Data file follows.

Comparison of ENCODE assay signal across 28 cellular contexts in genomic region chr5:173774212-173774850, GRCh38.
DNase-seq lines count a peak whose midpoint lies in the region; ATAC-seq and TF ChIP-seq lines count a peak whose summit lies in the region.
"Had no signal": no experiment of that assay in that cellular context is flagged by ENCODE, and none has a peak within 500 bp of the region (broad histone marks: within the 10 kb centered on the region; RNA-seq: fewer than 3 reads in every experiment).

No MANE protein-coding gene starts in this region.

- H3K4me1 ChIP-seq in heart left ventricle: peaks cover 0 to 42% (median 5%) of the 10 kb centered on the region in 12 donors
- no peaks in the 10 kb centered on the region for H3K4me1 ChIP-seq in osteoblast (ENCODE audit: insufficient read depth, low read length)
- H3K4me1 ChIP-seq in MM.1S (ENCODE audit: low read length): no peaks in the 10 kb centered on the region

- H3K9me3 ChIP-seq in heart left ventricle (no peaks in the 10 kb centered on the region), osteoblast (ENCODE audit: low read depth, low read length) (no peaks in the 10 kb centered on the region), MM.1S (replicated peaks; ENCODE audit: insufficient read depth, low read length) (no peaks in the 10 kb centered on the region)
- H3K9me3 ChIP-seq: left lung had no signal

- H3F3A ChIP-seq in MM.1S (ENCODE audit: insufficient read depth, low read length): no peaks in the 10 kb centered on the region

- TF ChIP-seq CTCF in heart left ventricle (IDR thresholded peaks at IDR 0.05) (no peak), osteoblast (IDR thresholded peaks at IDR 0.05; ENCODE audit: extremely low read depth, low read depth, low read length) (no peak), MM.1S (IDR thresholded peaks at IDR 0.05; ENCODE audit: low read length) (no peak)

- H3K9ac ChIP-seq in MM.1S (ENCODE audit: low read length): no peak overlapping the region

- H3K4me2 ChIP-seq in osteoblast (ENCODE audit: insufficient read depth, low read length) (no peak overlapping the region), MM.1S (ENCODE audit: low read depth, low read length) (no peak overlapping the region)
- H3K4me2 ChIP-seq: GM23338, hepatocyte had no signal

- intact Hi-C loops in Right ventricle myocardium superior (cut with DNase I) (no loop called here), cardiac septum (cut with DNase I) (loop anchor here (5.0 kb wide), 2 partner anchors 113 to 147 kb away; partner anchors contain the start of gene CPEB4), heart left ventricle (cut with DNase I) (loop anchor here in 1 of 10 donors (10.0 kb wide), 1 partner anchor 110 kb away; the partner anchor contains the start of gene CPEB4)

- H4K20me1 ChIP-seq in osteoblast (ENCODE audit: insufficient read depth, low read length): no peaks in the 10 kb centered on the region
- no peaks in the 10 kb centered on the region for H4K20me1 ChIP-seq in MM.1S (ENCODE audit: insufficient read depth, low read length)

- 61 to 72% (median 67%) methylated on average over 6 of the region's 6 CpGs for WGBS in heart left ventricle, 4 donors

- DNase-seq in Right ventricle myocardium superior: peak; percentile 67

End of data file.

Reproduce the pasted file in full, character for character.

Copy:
Comparison of ENCODE assay signal across 28 cellular contexts in genomic region chr5:173774212-173774850, GRCh38.
DNase-seq lines count a peak whose midpoint lies in the region; ATAC-seq and TF ChIP-seq lines count a peak whose summit lies in the region.
"Had no signal": no experiment of that assay in that cellular context is flagged by ENCODE, and none has a peak within 500 bp of the region (broad histone marks: within the 10 kb centered on the region; RNA-seq: fewer than 3 reads in every experiment).

No MANE protein-coding gene starts in this region.

- H3K4me1 ChIP-seq in heart left ventricle: peaks cover 0 to 42% (median 5%) of the 10 kb centered on the region in 12 donors
- no peaks in the 10 kb centered on the region for H3K4me1 ChIP-seq in osteoblast (ENCODE audit: insufficient read depth, low read length)
- H3K4me1 ChIP-seq in MM.1S (ENCODE audit: low read length): no peaks in the 10 kb centered on the region

- H3K9me3 ChIP-seq in heart left ventricle (no peaks in the 10 kb centered on the region), osteoblast (ENCODE audit: low read depth, low read length) (no peaks in the 10 kb centered on the region), MM.1S (replicated peaks; ENCODE audit: insufficient read depth, low read length) (no peaks in the 10 kb centered on the region)
- H3K9me3 ChIP-seq: left lung had no signal

- H3F3A ChIP-seq in MM.1S (ENCODE audit: insufficient read depth, low read length): no peaks in the 10 kb centered on the region

- TF ChIP-seq CTCF in heart left ventricle (IDR thresholded peaks at IDR 0.05) (no peak), osteoblast (IDR thresholded peaks at IDR 0.05; ENCODE audit: extremely low read depth, low read depth, low read length) (no peak), MM.1S (IDR thresholded peaks at IDR 0.05; ENCODE audit: low read length) (no peak)

- H3K9ac ChIP-seq in MM.1S (ENCODE audit: low read length): no peak overlapping the region

- H3K4me2 ChIP-seq in osteoblast (ENCODE audit: insufficient read depth, low read length) (no peak overlapping the region), MM.1S (ENCODE audit: low read depth, low read length) (no peak overlapping the region)
- H3K4me2 ChIP-seq: GM23338, hepatocyte had no signal

- intact Hi-C loops in Right ventricle myocardium superior (cut with DNase I) (no loop called here), cardiac septum (cut with DNase I) (loop anchor here (5.0 kb wide), 2 partner anchors 113 to 147 kb away; partner anchors contain the start of gene CPEB4), heart left ventricle (cut with DNase I) (loop anchor here in 1 of 10 donors (10.0 kb wide), 1 partner anchor 110 kb away; the partner anchor contains the start of gene CPEB4)

- H4K20me1 ChIP-seq in osteoblast (ENCODE audit: insufficient read depth, low read length): no peaks in the 10 kb centered on the region
- no peaks in the 10 kb centered on the region for H4K20me1 ChIP-seq in MM.1S (ENCODE audit: insufficient read depth, low read length)

- 61 to 72% (median 67%) methylated on average over 6 of the region's 6 CpGs for WGBS in heart left ventricle, 4 donors

- DNase-seq in Right ventricle myocardium superior: peak; percentile 67